Tonight is Swiss night and we are so excited to learn more about this beautiful place where we get to explore our passions together this week!
We are on now the part of the seminar that focuses on the theme 'Me, The Achiever'.
We started the day by hiking down Our Chalet to the adventure park, passing by homely cabins and backyards of the town with its authentic wood artwork and carvings. We were all geared up for our adventure with layers of warm clothes, food for lunch that we prepared ourselves, lots of water and energy. On our journey, we learnt more about the Swiss mountains that surround Adelboden, and found out that some of the rooms in the chalet are named after them. It was fun too, to practice safety at all times by shouting "Car!," "Skiers!," or even "Motors!" along our way and to make sure that everyone was okay.
The adventure park had our adrenaline rush to its peak with our screams when we got stuck during the challenges. The challenges were quite different for each one of us: Kateryna's small anecdote about making our guide, Christian, say "I love you"; Leila's most epic jumping face which we caught on camera; and Benneth and Sam's "do-or-die" moments for being the first one to do all the challenges in their respective groups. And of course we won't forget the brave actions we all showed for conquering our fears whilst doing something new and out of our comfort zones. It was nice too, to see the planning team and staff having fun with us and it was also remarkable to have lunch sitting in the snow, letting our bums get cold, while enjoying the nice weather and the sun shining down on us.
We learnt a lot from this outdoor challenge, not only that we need to be physically fit and ready to take action, but something more essential - that being brave and supportive to others is important, that we need help, and that it is a cloud-nine feeling to be able to achieve something that we don't normally do. It was also important to have the opportunity to enjoy innovations WAGGGS introduced us to, such as the online platform GLOW - a powerful tool for every Guide and Scout to spread their advocacy and communicate with others around the globe.
We finished the day by watching a very interesting movie about a woman named Erin Brockovitch, who stood up against people who were poisining the water supply in her area. Her actions benefited a lot of the community, and we think everyone agrees that we can see a little bit of ourselves in her.
Today was a wonderful experience and we are out of words to say. All that we know is that each day we have in this humble place, founded almost eighty-four years ago, continues our vision, forever improving and inspiring young women from all over the world.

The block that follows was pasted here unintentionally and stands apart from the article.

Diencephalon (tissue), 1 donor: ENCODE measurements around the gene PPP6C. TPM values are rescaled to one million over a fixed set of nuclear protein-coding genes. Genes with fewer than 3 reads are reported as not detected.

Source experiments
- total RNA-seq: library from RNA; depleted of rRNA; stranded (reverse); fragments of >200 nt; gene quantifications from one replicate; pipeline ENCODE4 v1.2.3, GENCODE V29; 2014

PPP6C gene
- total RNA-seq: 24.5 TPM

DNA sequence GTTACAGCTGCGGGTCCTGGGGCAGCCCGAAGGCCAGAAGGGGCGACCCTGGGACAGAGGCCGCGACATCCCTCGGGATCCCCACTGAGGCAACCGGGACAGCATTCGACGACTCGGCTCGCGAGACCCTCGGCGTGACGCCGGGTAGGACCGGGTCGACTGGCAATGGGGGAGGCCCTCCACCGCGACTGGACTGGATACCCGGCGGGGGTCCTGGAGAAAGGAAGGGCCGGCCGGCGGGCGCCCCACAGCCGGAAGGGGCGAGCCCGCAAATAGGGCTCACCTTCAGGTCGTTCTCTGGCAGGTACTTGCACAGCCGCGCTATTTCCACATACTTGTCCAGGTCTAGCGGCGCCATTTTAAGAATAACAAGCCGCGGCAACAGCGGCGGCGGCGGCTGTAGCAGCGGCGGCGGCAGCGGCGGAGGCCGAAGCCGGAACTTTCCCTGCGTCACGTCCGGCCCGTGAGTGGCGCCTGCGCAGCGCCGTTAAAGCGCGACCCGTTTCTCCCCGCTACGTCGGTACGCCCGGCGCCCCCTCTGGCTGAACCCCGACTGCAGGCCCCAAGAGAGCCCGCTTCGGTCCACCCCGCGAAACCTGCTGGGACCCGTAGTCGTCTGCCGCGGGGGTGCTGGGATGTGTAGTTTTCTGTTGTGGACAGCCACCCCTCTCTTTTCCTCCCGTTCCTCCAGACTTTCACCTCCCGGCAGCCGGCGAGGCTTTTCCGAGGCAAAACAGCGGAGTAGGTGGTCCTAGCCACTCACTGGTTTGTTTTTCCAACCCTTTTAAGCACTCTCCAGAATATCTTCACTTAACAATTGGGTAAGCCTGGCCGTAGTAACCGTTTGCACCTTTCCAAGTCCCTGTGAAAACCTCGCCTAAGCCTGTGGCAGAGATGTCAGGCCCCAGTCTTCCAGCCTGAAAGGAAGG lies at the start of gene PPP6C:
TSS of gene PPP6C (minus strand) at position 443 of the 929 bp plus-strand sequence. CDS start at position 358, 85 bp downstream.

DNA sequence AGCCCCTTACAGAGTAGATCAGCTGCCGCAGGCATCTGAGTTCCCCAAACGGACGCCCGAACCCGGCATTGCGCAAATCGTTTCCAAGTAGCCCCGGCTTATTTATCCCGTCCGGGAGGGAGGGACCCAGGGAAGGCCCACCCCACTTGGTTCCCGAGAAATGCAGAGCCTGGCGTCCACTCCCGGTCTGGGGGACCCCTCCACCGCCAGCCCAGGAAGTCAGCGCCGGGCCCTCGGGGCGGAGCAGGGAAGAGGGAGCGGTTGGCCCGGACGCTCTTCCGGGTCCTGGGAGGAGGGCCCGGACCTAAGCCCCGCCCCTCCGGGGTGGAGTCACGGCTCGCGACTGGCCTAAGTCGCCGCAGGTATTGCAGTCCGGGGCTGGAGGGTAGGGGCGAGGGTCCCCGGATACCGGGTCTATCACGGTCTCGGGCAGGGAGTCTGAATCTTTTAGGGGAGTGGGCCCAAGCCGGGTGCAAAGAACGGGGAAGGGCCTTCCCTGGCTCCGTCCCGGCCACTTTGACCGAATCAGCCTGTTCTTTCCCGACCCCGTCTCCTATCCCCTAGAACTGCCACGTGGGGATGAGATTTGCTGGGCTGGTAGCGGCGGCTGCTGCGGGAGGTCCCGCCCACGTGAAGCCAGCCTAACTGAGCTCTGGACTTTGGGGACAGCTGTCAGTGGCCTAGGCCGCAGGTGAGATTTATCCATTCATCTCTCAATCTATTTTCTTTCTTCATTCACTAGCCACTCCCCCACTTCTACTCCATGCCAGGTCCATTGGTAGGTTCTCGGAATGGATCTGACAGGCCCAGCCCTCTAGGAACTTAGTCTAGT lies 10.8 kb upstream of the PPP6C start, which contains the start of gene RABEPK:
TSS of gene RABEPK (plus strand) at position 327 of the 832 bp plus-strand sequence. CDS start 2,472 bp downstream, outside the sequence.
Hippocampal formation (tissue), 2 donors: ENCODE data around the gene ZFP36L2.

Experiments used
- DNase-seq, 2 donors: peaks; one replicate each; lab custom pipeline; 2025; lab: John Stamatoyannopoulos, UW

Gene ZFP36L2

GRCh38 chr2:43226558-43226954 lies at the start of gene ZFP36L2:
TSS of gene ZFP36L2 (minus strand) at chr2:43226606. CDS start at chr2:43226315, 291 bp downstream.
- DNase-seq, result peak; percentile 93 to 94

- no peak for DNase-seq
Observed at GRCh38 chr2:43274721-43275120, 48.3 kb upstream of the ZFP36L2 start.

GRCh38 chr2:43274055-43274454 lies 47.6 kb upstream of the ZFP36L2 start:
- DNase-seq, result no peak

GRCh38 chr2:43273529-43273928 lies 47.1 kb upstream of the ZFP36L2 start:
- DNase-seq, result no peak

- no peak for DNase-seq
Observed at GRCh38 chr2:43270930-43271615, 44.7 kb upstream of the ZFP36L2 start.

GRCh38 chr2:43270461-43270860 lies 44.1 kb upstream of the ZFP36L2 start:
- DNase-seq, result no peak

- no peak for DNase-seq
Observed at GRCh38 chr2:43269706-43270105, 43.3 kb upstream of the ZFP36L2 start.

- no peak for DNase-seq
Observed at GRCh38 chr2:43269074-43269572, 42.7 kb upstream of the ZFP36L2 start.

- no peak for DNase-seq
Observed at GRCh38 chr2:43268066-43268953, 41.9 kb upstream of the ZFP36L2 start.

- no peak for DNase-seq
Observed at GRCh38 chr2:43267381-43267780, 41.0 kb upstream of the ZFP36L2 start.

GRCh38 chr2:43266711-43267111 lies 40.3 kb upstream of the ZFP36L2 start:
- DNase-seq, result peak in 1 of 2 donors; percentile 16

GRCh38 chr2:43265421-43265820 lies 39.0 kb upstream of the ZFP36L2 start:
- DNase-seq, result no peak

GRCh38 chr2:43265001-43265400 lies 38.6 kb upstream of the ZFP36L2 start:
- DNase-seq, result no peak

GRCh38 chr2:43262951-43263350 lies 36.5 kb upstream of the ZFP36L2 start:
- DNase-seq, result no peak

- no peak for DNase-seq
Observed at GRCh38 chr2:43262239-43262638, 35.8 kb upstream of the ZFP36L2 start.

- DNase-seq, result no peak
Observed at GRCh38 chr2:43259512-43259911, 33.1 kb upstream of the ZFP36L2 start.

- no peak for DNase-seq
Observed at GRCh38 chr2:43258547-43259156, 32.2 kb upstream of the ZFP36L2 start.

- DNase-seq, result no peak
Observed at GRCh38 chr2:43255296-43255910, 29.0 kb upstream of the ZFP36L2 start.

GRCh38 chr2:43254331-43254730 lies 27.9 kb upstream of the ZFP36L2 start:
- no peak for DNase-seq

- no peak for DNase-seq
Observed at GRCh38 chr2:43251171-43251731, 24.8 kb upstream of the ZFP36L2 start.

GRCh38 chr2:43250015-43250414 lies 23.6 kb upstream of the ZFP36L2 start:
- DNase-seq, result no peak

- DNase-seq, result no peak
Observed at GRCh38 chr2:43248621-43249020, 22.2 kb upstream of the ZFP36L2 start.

Today we learnt that however unexpected they may be, changes do happen and sometimes they may shock us, leading to feelings of loss, despair and confusion. We discussed how a seemingly comfortable situation can suddenly change, and that by monitoring the situation, as well as people in our team, we can be better prepared, and using craft materials, play-doh, mind-maps and scrabble letters, we explored the process of adapting to changes. As leaders, we learnt that flexibility is essential in order to ensure a balance of roles within the team.
We started the morning by building igloos in the snow - something that most of the participants in the Helen Storrow Seminar had never done before. In small groups of five or six people, we were each given one or two specific roles which reflect different working styles and approaches. At first some of us struggled to apply our allocated role to the task, which gave us a practical understanding of how we can effectively embrace different roles in order to achieve our goal. After shifting to roles in which we felt more comfortable, we worked more quickly and effectively, which allowed us more to complete our task and help other teams with their igloos.
At the end of the day, we celebrated Earth Hour with an international campfire. We shared songs from home and learnt many new ones - Josmar’s Shower song from Venezuela is definitely one to teach our groups back home! Lighting candles was also a beautiful way to reflect on the tenth Earth Hour which takes us nicely to prepare for tomorrow when we will start to work more closely with our environmental projects.
We won't forget what we learnt today about adaptation, flexibility and teamwork. We have the support of all the amazing people we have met this week, inspiration from women who have already participated in the Helen Storrow Seminar and the responsibility to pass on our leadership skills to others.
Be the change you want to see in the world!
Throughout the week we had connected, extended, challenged ourselves and with only 2 days left to go, it was time to act. At the start of the session, as every day, we reflected on what we had learnt so far and how much we have grown with our own leadership skills and feel ready to act as leaders in a project.